Lime is much more expensive than sand. It is, therefore, a source of economy to add as much sand as is possible without unduly deteriorating the strength of the mortar. So long as the joints of masonry or brickwork are weaker than the stones or bricks, the strength of the wall will increase in proportion as the strength of the mortar increases, until they are nearly equal in power of resistance. The mortar need not be quite equal in strength to the bricks, because in a bonded wall the fracture is constrained to follow a longer path than when the work is put together without breaking joint. The object, then, is to produce such an equality of resistance as will compel the fracture to follow a straight line, i.e. to break the material of the wall straight across rather than to follow the joints. This cannot always be done, with a due regard to economy, where the wall is built with very hard stone, but it can be done with the generality of bricks. In some cases a stronger mortar, no doubt, adds to the strength of the wall. For example, when the bricks are very bad, they will sometimes weather out on the face, leaving a honeycomb of mortar joints.

Again, unusually strong mortar is required sometimes for the voussoirs of arches - to prevent sliding - for the lower joints of chimneys and walls, etc. As a rule, however, it can hardly be economical to make the strength of the mortar joints greater than that of the bricks or stones they unite.

In considering the proportion of sand to be mixed with different limes and cements it is necessary to bear in mind that the strength of the joint formed by the mortar will have an influence upon that of the wall. The proportion of the ingredients in mortar is generally specified thus: - 1 quicklime to 2 (or more) of sand, meaning that 1 measure of quicklime in lump is to be mixed with 2 measures (or more) of sand. The quantities of sand put at different times into a measure vary a little, according to the amount of moisture the material contains; but so little that practically it makes no difference, and this mode of measuring sand is very convenient and sufficiently accurate. With the lime, however, many conditions have to be fulfilled in order to make it certain that the same quantity always fills the same measure. The specific gravity of the calcined stone, the size of the lumps, the nature of the burning, the freshness of the lime, all cause the actual quantity contained in a given measure to differ considerably. In order to avoid this uncertainty, it has been proposed that the weight of lime for a given quantity of sand should be specified.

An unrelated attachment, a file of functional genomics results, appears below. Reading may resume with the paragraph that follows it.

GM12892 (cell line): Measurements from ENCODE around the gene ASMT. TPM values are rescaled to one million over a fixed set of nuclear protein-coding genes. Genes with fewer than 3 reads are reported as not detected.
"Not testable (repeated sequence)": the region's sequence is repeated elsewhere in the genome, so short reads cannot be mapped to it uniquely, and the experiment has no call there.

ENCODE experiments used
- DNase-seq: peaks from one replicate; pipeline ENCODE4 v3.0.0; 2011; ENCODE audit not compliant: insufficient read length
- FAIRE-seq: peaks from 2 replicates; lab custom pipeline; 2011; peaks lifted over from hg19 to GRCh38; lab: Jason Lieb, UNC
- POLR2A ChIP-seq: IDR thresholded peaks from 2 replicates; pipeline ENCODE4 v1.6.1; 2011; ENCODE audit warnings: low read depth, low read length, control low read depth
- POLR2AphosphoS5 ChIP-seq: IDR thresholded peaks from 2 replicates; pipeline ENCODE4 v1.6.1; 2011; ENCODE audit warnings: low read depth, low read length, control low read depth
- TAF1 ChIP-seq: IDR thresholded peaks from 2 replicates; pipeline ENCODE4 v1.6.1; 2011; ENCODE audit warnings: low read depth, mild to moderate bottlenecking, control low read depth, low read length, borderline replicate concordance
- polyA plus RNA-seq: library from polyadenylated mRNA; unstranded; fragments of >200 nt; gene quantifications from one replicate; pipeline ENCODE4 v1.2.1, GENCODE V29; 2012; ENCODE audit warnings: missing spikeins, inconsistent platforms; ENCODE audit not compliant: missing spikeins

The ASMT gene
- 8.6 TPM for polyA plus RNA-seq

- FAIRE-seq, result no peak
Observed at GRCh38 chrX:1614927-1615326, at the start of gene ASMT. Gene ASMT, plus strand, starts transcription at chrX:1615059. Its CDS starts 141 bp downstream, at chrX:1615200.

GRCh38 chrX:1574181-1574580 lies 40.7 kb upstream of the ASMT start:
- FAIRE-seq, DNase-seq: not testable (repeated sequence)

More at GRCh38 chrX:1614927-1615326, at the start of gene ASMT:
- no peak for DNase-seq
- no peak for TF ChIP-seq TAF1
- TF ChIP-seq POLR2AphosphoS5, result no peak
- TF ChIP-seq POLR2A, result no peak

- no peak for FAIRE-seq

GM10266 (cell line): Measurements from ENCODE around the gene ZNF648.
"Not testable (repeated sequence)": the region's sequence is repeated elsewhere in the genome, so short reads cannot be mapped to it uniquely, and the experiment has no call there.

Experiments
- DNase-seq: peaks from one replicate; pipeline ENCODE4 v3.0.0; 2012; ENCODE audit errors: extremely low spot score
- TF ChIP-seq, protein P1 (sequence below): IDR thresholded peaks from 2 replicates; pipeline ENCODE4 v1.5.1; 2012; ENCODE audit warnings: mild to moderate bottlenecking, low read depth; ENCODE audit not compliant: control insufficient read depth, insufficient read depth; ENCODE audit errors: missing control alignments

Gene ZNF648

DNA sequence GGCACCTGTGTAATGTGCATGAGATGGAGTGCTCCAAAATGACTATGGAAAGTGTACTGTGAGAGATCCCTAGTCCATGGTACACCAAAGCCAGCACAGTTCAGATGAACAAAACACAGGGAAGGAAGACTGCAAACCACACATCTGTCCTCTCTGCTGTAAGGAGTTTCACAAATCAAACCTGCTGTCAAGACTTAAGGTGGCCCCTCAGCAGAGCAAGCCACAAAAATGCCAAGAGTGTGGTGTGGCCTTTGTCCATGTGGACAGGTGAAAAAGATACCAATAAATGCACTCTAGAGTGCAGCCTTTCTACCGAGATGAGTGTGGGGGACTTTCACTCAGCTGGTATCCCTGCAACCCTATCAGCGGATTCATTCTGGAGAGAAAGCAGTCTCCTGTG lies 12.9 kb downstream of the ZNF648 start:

Practically, however, this has not been carried out to any great extent, and the bulk of lime to be used is generally specified as well as that of the sand. The following proportions are given by General Scott for mortar in brickwork built with ordinary London stock bricks.

Parts by Quicklime.

Measure. Sand.

Fat limes..........



Feebly hydraulic limes.........


2 1/2

Hydraulic limes (such as Lias)........



Roman cement..........


1 or l 1/2













The proportions here recommended apply only to works above the surface of the ground, or free from the action of a body of water. For hydraulic purposes and foundations, 1 sand to 1 quicklime is as much as should be admitted. With cement mortar, 2 sand may be used with 1 cement, unless actually in contact with water, when 1 part of sand should be the limit allowed.

The quicklime and sand having been procured, and their proportions decided, the preparation of the ingredients commences. A convenient quantity of the quicklime is measured out on to a wooden or stone floor under cover, and water enough to slake it is sprinkled over it. The heap of lime is then covered over with the exact quantity of sand required to be mixed with the mortar; this keeps in the heat and moisture, and renders the slaking more rapid and thorough. In a short time - varying according to the nature of the lime - it will be thoroughly slaked to a dry powder. In nearly all limes, however, there will be found over-burnt refractory particles, and these should be carefully removed by screening - especially in the case of hydraulic limes; for if they get into the mortar and are used, they may slake at some future time, and by their expansion destroy the work. The fat limes may be slaked in any convenient quantity, whether required for immediate use or not. Plenty of water may be used in slaking without fear of injuring them, and they will be found ready for use in 2 or 3 hours.